In 2005, Gabriella faced surgery again. We had prepared our daughter for operations before, but not for six years. Now her scoliosis developed to where we had to act at once.
The curvature of her spine caused her increasing discomfort, so we knew this was coming. But her orthopedic surgeon, a doctor we respected, made it an easy decision. He told us if we waited any longer, he would have to do two procedures instead of one. The first would involve an entering through her back … with a second a few days later with an incision in her abdomen.
Gabriella experienced the OR ten times by her fourth birthday. In the years since her last cranial surgery, we had grown into more routine, more normalcy. But we summoned the fortitude that had lain dormant. That morning in late September, we found ourselves once more in the waiting room.
We had risen early, gotten our daughter ready, and driven to Robert Wood Johnson Hospital. As usual, Lisa got her admitted while I parked the car in the underground garage. After her doctor greeted us, we met the anesthesiologist. General anesthesia was always nerve-wracking, but we became comfortable with the surgical team. But we also knew this would be a big one.
Gabriella had already had three operations on her skull to remove a recurrent tumor, but spinal fusion was a complex procedure. The orthopedic surgeon warned it would take as long as six hours.
They let one parent escort her into the operating room. While it was daunting to deliver my child into this environment, I felt she appreciated my presence while still conscious. After they got me outfitted in scrubs and a mask of my own, I held her hand as we walked down the hall and then in the OR. Often, I whistled to keep her calm until they administered the anesthesia. But this time seemed different.
First, there was a larger team already gathered than in all of her earlier surgeries, doctors and nurses bustling about getting ready. The crowd was intimidating, but not so much as the array of tools and equipment, screws and rods and implements for cutting. I emerged from this sobering scene in a haze.
Lisa and I waited with reading material, but were unable to concentrate for long. And it was a busy waiting room, with other patients’ family members coming and going. By the time an hour passed, we thought we had been there three. Whenever the door opened, we looked up, anxious to see the surgeon still wearing his scrubs. We glanced at each other as frequently as the newspapers or books in our laps.
At last, our doctor came in. He gestured to a quiet corner. We rose and followed, fearful, and sat across from him. I gripped Lisa’s hand in mine. He said she had done well, although they had transfused a lot of blood. I donated in advance, and was relieved I had been able to do something to help.
“Can we see her?”
He nodded and led down an endless hallway to the recovery area. We passed curtained sections until we reached our daughter. She lay on a gurney in her hospital gown. Her face was so swollen, we barely recognized our own child. Despite this jarring vision, they assured us she was doing well. Until her oxygen level began to fall.
After a chest x-ray, they explained that there were post-surgical complications. Gabriella suffered a collapsed lung. They took her to Intensive Care, unconscious and with a breathing tube.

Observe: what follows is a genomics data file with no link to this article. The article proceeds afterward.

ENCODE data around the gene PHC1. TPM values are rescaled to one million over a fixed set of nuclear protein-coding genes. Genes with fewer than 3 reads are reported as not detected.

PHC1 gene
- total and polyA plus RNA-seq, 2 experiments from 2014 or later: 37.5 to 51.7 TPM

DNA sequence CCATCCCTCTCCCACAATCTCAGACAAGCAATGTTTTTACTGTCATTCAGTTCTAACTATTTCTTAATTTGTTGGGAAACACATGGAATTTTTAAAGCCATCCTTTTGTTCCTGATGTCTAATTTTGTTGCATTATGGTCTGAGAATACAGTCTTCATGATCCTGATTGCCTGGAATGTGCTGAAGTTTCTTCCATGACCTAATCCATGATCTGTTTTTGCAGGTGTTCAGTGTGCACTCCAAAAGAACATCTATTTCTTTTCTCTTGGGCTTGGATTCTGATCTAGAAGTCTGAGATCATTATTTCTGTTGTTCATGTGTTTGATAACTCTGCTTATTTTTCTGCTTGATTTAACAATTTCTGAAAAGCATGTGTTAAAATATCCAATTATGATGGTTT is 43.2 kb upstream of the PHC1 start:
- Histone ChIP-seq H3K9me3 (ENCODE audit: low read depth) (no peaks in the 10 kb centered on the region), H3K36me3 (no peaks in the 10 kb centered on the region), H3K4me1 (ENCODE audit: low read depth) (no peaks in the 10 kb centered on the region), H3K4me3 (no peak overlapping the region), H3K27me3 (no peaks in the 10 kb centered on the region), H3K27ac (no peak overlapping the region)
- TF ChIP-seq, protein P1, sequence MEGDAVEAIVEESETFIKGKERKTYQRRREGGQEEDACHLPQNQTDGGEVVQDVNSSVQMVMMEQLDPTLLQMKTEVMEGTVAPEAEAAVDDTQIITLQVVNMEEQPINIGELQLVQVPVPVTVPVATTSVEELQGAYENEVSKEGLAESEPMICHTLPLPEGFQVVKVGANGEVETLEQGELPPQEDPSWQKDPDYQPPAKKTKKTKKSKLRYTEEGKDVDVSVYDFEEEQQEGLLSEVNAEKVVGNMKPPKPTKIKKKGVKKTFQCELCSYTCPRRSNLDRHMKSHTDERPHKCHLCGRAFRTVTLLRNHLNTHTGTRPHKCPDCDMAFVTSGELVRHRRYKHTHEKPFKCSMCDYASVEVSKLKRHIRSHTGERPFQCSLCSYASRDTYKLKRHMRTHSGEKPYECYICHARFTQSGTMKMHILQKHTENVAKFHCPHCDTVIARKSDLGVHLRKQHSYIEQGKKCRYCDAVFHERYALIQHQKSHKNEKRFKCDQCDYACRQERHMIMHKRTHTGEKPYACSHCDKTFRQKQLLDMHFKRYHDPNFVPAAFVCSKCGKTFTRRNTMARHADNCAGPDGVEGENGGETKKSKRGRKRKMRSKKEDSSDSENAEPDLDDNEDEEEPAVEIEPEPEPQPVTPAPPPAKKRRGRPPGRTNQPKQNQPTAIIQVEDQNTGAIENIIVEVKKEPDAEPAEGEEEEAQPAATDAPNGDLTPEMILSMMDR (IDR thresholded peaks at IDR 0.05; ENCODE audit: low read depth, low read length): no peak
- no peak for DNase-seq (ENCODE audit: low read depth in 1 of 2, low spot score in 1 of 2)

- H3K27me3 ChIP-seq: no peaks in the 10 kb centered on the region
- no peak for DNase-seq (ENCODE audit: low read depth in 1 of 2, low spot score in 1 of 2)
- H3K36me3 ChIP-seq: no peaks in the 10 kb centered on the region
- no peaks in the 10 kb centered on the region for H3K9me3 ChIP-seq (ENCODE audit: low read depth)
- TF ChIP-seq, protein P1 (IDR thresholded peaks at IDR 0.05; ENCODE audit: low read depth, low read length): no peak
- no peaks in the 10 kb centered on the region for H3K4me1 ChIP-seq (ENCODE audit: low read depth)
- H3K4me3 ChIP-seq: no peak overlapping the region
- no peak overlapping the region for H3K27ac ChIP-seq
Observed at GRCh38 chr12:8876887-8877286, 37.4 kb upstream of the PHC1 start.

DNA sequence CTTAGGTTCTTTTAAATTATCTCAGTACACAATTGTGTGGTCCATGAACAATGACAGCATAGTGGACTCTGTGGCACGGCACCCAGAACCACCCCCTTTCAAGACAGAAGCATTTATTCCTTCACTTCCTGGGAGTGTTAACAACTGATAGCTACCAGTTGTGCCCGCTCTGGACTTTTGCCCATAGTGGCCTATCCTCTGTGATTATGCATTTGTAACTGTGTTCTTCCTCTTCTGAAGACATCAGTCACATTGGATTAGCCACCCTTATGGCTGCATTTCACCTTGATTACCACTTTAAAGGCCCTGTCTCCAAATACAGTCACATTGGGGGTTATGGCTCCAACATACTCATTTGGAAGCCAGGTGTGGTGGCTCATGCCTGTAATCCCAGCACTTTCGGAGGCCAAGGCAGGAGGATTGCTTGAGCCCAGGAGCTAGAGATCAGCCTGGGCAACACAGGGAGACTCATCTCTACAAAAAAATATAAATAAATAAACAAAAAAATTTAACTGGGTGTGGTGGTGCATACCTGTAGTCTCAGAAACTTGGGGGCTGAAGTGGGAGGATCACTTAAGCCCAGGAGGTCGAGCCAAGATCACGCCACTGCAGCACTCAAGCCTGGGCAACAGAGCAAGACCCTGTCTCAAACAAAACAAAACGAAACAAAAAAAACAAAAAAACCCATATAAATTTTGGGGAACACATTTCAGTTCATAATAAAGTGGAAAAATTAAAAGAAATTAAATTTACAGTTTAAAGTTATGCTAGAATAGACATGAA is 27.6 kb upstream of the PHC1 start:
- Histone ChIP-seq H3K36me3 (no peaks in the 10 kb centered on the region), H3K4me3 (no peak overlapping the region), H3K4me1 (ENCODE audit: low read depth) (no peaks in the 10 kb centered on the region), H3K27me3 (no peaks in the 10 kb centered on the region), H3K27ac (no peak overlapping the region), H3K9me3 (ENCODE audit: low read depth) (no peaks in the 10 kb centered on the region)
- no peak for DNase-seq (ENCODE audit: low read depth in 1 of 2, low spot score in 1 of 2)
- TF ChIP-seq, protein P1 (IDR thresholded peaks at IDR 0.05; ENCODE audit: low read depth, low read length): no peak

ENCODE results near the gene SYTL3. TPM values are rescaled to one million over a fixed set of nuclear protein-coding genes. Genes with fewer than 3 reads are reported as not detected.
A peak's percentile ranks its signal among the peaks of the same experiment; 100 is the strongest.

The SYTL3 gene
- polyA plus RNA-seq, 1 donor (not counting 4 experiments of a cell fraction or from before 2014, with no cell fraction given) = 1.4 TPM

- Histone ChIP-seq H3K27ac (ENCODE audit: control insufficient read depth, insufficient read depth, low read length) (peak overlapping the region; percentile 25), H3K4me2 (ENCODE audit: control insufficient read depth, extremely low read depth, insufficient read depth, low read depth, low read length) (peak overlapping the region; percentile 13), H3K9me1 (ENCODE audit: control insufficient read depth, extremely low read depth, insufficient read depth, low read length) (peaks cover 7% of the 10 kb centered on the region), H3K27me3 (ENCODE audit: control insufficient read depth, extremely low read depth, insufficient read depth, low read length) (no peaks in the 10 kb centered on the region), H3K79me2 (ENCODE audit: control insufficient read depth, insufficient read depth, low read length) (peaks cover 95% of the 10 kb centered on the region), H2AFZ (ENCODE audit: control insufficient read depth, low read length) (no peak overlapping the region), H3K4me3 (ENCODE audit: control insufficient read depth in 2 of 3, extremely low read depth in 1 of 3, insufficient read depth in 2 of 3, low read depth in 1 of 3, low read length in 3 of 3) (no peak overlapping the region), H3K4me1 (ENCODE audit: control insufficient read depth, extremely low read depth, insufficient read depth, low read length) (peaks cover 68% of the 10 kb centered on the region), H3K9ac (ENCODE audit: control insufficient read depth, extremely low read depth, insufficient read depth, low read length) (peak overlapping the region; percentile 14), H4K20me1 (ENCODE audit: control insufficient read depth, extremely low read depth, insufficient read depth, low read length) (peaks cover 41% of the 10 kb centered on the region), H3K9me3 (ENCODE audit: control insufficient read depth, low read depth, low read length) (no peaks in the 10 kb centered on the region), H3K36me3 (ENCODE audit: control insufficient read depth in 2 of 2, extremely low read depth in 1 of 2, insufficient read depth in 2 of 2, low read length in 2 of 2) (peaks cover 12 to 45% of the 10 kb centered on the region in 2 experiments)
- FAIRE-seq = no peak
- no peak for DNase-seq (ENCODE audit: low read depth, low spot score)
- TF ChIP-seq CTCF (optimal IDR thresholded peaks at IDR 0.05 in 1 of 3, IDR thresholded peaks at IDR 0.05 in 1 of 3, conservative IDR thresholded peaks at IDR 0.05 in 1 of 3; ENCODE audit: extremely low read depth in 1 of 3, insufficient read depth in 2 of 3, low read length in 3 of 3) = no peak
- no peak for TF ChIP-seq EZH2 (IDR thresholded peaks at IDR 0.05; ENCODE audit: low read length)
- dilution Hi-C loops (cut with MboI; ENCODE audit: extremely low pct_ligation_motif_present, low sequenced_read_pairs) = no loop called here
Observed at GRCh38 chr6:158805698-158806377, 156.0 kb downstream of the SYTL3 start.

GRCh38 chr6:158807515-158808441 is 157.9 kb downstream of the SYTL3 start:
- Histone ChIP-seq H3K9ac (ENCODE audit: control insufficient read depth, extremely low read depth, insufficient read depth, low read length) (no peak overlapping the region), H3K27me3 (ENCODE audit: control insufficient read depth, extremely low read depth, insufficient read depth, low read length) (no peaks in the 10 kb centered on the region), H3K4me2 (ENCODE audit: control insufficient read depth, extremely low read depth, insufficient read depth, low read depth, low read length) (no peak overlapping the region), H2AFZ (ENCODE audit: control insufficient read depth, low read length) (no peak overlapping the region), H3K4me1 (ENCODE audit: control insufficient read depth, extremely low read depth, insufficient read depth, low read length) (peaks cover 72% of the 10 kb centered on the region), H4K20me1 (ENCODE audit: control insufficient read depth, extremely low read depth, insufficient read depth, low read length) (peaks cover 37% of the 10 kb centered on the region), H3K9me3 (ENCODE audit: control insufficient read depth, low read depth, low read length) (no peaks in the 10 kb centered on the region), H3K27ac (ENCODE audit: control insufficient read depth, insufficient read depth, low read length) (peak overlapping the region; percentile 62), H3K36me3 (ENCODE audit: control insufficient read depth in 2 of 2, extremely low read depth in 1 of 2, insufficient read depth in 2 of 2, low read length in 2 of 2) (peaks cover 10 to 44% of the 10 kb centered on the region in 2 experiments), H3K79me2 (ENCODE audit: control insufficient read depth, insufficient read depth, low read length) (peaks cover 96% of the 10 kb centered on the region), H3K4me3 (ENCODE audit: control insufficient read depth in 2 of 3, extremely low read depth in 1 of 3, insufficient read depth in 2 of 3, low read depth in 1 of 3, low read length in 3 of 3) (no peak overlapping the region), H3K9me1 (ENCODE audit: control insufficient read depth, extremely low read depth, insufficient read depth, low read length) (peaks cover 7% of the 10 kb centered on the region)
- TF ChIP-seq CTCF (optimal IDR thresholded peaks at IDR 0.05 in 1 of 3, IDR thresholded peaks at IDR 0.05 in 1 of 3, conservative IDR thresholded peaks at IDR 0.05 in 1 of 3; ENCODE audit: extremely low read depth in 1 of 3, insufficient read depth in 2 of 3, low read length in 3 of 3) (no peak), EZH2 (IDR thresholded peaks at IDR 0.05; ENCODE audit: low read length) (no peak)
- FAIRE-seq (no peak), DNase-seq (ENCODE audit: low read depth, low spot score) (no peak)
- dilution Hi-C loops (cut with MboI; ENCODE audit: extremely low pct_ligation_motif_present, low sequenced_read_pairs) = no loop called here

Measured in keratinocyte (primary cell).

We fought off tears. She had been through so much, and she was bigger than all those earlier stays, but this seemed far worse. We held her hands and stroked her hair; we whispered that Mommy and Daddy were here now. But she didn’t respond.
Thus began a frightening stay in the ICU. Her grandparents brought Alexander to visit his sister, although we gave him limited exposure because we didn’t want him to be scared off by her appearance. As night approached, we considered our options.
During all of her prior hospitalizations, we had traded off. Lisa stayed the first night, while I went home to sleep, then after a quick shower in the morning I returned. Then we’d switch places for the next overnight. But this was different, and the nursing staff in Intensive Care allowed us both to stay.
These nurses and aides were phenomenal during Gabriella’s stay, and the orthopedic surgeon was gentle and compassionate. Throughout it all, we always felt like she was in good hands.
Our daughter was out cold for two full days while intubated. After they removed the breathing tube, it took another day for her to come out of it.
Because of the congestion in her lungs, they needed to do regular chest PT. This involved striking a cupped hand or a plastic cup like a mask against her back and front and side. Gabriella never liked this, often showing us the pout she made when her feelings were hurt. Now it became heartbreaking to watch, since they did chest PT through her heavy bandages.
As she recovered, family and friends came to visit. One friend was the mom of a fellow student of Gabriella’s at school. She had shared the difficulties of her own daughter’s scoliosis surgery and we appreciated her reassurances.
After five days in Intensive Care, she moved to a hospital room. The swelling on her face receded. Another forty-eight hours, and we brought her home. She arrived to find a tangle of balloons and flowers, and a Build-a-Bear from her friends at Lakeview.
It was then that her recovery accelerated. Within another week, we put the terrifying ordeal of her worst-ever surgery behind all of us. We welcomed the return of our routines, with just a bit more appreciation for our own unique version of “normal”.